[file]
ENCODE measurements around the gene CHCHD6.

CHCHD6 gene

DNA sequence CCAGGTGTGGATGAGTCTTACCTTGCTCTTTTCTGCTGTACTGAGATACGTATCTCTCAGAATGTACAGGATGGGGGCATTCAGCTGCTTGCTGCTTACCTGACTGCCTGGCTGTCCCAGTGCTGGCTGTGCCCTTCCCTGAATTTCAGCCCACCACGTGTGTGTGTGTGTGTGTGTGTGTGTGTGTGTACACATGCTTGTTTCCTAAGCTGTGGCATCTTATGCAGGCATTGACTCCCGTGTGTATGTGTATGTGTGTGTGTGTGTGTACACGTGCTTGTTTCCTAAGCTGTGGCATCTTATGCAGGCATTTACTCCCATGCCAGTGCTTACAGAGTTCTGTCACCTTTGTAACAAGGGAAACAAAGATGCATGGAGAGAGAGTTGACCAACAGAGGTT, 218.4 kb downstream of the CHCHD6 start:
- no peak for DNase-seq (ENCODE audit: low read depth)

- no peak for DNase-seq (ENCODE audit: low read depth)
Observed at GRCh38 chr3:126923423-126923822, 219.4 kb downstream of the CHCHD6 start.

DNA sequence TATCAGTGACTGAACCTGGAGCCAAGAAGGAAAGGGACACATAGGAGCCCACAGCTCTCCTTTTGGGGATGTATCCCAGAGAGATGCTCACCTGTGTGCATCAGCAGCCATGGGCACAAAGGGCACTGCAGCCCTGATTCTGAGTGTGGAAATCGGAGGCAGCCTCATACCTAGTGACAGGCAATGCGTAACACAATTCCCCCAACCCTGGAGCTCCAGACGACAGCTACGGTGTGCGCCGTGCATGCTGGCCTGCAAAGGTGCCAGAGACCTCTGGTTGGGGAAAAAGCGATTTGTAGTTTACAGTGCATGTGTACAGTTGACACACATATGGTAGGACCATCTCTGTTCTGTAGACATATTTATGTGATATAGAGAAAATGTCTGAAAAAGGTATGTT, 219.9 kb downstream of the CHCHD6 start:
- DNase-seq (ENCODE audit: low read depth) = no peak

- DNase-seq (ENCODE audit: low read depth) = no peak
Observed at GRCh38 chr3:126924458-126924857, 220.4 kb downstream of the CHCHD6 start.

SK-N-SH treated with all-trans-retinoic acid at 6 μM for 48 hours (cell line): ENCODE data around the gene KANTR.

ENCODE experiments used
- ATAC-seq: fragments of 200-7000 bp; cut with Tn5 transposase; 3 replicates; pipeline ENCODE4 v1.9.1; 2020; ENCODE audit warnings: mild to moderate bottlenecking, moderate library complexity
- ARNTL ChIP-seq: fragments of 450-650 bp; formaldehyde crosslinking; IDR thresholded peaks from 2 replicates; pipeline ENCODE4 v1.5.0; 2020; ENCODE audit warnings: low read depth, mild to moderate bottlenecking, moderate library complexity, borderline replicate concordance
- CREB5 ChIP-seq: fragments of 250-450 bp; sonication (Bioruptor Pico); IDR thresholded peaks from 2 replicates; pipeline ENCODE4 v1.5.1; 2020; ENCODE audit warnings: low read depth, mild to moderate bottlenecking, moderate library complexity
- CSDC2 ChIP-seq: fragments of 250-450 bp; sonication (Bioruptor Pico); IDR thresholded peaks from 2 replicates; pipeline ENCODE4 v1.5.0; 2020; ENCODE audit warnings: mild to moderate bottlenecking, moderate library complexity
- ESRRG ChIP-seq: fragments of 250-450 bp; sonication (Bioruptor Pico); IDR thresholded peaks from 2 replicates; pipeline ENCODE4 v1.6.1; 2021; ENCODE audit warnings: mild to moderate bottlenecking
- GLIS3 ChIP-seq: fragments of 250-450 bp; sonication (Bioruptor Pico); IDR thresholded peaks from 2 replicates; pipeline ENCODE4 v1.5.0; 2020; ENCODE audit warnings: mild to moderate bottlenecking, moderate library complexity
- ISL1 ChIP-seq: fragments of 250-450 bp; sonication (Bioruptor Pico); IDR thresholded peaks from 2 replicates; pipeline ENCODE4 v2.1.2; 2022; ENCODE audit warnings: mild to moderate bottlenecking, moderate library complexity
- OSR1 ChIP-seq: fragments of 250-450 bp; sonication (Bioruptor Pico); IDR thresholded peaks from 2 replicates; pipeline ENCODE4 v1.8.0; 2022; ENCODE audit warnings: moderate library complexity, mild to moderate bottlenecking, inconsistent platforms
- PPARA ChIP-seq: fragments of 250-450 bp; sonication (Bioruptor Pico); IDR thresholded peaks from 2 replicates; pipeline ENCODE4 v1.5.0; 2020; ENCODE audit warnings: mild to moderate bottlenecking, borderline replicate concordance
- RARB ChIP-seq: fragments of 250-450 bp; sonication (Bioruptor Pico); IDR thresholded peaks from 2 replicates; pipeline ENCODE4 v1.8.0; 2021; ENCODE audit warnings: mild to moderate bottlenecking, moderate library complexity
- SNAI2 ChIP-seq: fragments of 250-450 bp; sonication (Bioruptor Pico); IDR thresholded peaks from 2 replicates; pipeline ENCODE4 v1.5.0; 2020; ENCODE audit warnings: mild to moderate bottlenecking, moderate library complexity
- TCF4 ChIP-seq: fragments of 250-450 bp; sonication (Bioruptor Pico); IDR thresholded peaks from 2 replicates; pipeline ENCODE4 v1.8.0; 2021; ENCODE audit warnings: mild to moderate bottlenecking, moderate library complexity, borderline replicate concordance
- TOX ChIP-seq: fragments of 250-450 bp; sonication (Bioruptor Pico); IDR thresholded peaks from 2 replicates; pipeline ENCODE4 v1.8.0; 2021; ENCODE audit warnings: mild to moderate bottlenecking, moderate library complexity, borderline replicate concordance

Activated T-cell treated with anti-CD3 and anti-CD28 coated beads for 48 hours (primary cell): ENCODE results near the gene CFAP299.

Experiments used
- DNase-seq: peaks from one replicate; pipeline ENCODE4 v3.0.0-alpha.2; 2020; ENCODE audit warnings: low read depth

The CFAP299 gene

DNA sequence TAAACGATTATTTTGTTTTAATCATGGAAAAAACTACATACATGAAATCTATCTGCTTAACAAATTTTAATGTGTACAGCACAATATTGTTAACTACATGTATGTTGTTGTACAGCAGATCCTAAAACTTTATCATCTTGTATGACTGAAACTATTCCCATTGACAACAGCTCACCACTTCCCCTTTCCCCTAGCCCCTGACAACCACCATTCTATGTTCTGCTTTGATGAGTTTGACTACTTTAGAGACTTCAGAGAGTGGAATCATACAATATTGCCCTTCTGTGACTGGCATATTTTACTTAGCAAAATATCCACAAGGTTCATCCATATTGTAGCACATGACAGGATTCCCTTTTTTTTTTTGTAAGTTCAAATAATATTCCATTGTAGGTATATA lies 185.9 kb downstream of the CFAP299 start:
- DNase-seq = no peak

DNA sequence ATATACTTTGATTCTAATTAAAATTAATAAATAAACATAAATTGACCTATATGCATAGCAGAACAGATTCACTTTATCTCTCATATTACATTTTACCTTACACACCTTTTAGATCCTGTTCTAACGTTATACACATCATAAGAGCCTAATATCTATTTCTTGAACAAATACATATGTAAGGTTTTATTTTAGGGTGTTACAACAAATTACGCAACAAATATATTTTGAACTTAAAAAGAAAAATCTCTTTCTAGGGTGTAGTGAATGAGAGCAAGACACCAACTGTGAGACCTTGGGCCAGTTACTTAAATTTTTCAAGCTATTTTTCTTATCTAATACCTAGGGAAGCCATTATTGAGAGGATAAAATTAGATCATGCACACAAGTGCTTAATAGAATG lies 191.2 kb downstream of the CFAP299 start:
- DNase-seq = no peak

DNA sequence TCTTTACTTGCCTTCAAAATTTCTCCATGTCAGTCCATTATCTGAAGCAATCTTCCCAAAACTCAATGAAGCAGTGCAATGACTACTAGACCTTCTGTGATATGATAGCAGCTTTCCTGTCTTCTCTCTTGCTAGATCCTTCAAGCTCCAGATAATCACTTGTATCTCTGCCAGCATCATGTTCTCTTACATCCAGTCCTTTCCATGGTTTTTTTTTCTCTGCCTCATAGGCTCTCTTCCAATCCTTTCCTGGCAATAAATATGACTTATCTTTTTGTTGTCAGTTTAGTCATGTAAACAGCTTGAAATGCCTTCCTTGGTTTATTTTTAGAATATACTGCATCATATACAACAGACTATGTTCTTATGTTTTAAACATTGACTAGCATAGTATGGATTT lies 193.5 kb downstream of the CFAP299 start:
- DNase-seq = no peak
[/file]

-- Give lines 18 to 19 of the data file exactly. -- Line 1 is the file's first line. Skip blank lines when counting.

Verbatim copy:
- GLIS3 ChIP-seq: fragments of 250-450 bp; sonication (Bioruptor Pico); IDR thresholded peaks from 2 replicates; pipeline ENCODE4 v1.5.0; 2020; ENCODE audit warnings: mild to moderate bottlenecking, moderate library complexity
- ISL1 ChIP-seq: fragments of 250-450 bp; sonication (Bioruptor Pico); IDR thresholded peaks from 2 replicates; pipeline ENCODE4 v2.1.2; 2022; ENCODE audit warnings: mild to moderate bottlenecking, moderate library complexity